Livestock husbandry, in particular large intensive feedlots, has become a major problem both for recycling of organic phosphorus and for emission of phosphorus pollutants. Worldwide, the structure of animal agriculture has changed as livestock are concentrated in fewer but larger operations. In the United States, in spite of losing nearly a fourth of the livestock operations between 1982 and 1997, the total number of animal units (an equivalent that converts various kinds of animals into cattle based on individual nutrient excretion) has remained fairly constant at c. 91-95 million. In China, a large number of intensive feedlots appeared in suburbs and rural areas during the last decade. According to a national investigation, the output of hogs, meat chicken (broilers), and egg chicken (layers) produced by intensive feedlots and farms accounted for 23%, 48%, and 44% of the national total in 1999, respectively.
As livestock operations have become fewer, larger, and more spatially concentrated in specific areas, animal wastes have also become more concentrated in those regions. This leads to a considerable phosphorus surplus in manure, as the amount of manure nutrients relative to the assimilative capacity of land available on farms for application has grown, especially in specific high-production areas. Consequently, off-farm manure export requirements are increasing.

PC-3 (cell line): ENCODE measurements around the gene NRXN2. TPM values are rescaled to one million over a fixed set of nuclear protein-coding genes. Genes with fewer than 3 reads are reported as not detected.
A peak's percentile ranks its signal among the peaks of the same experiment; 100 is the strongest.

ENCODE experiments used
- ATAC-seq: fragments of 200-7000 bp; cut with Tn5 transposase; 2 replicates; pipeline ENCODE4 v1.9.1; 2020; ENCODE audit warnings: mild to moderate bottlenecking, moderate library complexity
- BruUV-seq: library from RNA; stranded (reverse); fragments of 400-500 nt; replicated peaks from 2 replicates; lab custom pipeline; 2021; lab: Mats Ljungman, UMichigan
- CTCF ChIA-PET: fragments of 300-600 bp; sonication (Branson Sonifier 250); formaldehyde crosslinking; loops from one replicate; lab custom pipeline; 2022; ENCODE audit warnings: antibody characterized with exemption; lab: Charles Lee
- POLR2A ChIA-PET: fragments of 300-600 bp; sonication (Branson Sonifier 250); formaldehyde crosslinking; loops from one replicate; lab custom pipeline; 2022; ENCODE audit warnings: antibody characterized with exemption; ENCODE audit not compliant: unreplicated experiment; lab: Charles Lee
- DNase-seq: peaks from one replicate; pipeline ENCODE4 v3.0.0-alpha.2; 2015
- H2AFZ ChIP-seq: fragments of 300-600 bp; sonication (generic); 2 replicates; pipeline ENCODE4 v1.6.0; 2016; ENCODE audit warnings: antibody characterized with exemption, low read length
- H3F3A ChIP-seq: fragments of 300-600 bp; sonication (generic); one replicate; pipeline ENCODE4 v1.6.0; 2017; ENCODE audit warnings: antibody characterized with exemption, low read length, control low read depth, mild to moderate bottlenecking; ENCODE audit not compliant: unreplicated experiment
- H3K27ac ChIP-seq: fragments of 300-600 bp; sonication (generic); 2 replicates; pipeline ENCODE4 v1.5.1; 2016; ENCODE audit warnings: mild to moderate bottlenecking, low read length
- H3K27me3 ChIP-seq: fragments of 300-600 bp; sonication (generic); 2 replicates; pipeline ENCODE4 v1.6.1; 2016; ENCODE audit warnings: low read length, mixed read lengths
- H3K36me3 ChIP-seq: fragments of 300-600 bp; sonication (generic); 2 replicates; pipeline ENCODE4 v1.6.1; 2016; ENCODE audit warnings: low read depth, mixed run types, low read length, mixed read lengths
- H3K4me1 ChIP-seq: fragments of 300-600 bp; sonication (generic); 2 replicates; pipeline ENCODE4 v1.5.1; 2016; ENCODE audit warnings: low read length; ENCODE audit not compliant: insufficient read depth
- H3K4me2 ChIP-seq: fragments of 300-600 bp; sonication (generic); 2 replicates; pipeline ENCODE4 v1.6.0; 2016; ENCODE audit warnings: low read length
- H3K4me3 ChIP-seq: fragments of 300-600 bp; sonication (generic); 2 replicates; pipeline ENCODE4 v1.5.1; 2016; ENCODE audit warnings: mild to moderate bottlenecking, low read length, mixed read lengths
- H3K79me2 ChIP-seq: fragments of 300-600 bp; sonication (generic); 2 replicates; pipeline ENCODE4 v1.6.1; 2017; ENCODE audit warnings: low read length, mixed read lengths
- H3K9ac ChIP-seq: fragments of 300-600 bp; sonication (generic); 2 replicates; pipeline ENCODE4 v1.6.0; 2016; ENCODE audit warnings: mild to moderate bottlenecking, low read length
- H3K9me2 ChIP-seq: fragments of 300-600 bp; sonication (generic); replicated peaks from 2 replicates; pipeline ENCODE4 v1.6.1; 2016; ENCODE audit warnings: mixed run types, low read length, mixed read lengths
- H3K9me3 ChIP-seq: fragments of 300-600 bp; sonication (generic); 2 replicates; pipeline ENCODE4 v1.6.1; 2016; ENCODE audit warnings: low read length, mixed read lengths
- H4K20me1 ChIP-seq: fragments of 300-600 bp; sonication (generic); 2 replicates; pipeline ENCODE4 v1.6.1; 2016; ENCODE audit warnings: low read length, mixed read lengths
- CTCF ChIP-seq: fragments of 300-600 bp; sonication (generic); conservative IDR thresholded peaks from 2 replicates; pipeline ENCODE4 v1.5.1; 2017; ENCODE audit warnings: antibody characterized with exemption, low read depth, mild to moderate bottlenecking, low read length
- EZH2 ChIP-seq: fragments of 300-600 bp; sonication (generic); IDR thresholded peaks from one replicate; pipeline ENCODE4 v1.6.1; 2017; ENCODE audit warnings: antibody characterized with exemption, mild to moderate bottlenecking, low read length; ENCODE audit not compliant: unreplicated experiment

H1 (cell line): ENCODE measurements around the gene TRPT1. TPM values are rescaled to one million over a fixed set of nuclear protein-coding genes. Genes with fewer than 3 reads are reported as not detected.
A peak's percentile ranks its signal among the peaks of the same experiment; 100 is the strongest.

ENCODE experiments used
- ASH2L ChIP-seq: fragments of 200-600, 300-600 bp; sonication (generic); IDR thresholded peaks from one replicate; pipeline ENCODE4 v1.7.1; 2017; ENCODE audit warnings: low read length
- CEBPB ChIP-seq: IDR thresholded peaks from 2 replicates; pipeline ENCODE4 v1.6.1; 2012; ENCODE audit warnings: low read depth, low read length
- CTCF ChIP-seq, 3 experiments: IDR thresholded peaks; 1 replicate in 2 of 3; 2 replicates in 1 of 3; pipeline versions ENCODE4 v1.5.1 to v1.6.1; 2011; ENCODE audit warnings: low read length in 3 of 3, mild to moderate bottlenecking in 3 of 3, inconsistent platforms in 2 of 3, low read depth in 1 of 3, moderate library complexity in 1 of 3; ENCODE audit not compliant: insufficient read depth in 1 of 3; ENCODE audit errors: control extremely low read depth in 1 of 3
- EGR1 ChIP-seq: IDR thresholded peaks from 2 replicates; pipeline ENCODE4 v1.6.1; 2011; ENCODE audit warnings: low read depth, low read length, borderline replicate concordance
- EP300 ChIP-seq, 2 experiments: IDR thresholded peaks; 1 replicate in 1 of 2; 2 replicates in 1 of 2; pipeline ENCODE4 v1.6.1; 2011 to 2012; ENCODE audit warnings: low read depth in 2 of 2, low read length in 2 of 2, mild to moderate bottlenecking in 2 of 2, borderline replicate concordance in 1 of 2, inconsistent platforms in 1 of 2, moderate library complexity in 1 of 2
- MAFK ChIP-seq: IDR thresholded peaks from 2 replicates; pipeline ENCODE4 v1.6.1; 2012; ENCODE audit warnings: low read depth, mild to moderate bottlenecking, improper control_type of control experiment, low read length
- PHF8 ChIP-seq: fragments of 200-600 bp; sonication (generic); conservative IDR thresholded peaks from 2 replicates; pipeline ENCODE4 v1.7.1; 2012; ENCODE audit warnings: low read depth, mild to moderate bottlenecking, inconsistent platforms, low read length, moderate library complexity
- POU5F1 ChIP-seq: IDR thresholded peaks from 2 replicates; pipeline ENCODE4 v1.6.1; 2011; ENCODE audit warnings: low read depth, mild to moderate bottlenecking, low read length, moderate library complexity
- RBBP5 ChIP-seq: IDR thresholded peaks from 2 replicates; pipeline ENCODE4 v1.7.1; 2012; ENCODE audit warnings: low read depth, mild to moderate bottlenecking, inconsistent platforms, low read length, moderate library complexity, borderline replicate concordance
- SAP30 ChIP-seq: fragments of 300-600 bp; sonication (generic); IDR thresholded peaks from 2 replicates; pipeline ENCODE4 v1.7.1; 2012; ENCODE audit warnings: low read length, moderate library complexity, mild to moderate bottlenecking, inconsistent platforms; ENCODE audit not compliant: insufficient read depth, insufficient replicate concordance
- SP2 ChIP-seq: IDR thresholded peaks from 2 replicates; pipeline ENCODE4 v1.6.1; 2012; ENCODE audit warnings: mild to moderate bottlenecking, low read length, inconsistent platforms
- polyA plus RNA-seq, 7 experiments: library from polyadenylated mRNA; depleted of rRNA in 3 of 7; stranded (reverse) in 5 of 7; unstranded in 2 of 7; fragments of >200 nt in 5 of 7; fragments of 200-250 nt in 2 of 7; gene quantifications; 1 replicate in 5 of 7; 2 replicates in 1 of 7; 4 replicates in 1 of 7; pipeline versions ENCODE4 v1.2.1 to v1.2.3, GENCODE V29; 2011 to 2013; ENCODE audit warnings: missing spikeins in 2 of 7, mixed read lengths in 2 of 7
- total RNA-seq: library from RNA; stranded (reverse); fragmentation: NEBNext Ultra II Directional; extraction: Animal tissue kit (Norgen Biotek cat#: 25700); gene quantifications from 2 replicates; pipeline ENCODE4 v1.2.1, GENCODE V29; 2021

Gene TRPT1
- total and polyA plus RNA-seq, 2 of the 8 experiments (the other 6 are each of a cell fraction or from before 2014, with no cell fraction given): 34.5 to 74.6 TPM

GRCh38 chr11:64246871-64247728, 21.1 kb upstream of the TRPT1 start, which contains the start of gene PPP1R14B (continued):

But because of its bulk, uneven distribution, and prohibitive cost of transport beyond a limited radius, a large proportion of manure phosphorus is now subject to disposal instead of recycling. If construction of necessary infrastructures for appropriate disposal of manure lags behind, animal wastes become a major source of phosphorus loads in surface waters. Uncontrolled phosphorus emission from intensive feedlots and farms in China has escalated in parallel with the gradual growth in total animal feeding operations and the rapid shift in breeding structure. The emission of China's livestock was estimated at 36% of its national phosphorus load to aquatic environments in 2000. Thus, livestock husbandry is the most significant source of phosphorus flux to surface waters in China, similar to the situation in European countries in the early 1990s.
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